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Re: What Worked - What Didn't
At 02:46 PM 9/17/2001 -0400, [email protected] wrote:
>On Mon, 17 Sep 2001 14:32:35 EDT, "Patrick W. Gilmore" <[email protected]>
>> If someone can splice into my point-to-point OC system, fake being the
>> router on the other end, and keep my peer from calling me and asking what
>You *do* do ingress and egress filtering of your own addresses, and have
>that your router does in fact use cryptographically challenging seuquence
I do not do anything. I Am Not An Isp. :)
But when I did run a network, I did *NOT* ingress filter on my own address space. I ran networks with multi-homed clients. If I did not allow my own address space to be announced to me, I would not have been able to talk to my multi-homed downstreams if their link to me was down. When a link to your upstream is down and you cannot send mail to [email protected] through your second upstream, you tend to get a new upstream pretty quick.
I *ABSOLUTELY* believe in filtering customer announcements into my backbone. Been a big proponent of it for many years. Search the archives.
As for "cryptographically challenging sequence numbers", well, no, I have not inspected the code on any cisco or Juniper routers lately. Whatever sequence numbers they use are the sequence numbers they use, and I ain't gonna hack the code to change it.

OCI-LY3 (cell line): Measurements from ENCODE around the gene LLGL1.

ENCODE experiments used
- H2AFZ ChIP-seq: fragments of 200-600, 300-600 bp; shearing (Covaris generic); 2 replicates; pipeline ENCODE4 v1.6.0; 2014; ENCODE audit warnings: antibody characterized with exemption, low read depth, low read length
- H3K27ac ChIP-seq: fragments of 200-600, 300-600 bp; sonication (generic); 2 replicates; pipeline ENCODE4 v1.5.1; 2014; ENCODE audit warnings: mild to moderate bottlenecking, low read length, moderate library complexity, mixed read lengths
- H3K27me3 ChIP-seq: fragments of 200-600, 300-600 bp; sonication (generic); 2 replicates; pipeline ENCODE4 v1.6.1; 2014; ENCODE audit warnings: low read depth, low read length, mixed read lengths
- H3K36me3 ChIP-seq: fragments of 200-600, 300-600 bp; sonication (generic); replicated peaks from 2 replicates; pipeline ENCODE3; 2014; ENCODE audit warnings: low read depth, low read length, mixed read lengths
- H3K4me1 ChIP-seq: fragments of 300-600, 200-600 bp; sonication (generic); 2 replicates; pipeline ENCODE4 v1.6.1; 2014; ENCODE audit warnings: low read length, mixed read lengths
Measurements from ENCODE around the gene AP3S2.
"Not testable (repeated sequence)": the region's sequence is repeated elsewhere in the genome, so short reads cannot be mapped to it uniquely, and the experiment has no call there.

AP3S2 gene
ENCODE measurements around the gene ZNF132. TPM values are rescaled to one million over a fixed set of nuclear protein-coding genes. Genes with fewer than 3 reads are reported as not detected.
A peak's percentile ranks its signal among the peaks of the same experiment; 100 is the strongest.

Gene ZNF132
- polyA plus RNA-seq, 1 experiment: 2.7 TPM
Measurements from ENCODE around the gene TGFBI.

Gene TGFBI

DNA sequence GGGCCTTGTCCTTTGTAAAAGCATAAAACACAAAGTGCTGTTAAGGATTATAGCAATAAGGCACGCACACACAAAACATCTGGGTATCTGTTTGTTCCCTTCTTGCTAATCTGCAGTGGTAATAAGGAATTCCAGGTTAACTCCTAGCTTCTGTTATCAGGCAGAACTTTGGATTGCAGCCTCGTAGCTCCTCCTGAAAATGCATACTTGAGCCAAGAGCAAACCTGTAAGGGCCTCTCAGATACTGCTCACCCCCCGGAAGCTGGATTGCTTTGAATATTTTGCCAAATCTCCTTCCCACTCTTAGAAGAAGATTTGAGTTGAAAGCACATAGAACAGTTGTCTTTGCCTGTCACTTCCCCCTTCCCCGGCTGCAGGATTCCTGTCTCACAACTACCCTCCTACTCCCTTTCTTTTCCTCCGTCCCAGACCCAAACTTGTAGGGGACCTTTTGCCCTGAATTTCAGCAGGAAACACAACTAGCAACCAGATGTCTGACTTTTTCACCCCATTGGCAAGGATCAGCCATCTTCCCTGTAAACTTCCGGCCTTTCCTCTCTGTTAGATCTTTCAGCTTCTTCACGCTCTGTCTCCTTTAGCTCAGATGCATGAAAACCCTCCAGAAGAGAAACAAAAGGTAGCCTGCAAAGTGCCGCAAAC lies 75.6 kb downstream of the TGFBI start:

>And even if you don't, using MD5 is not *that* expensive (or shouldn't be),
>and provides security in depth.
I do not *think* it would tax the CPU too much, but it has been at least 3 years since I have done it. IIRC, the CPU overhead was near nil.
And it only provides security for the BGP session, not "in depth". I am not saying that is a bad thing, just mentioning the limitation.
>Unfortunately, I'll bet there's a LOT of routers that don't have filtering
>in place, don't have good sequence numbers, and don't use MD5. Enough said...
Actually, I am still not certain why it was said at all. There are far, far more difficult hurdles to over come when spoofing a BGP session between major carriers than the sequence numbers. And most people notice when a major peer goes down, very, very quickly. MD5 or not.
In fact, I would wager that the misdirected traffic due to the added configuration complexity (yes, one line, but trust me, it can be a bitch if you forget the line, or forget the password) would far outweigh any savings you got from stopping attacks.
But not way to tell for certain since this type of attack is practically unheard of. (Or perhaps that is a way to tell? :)
> Valdis Kletnieks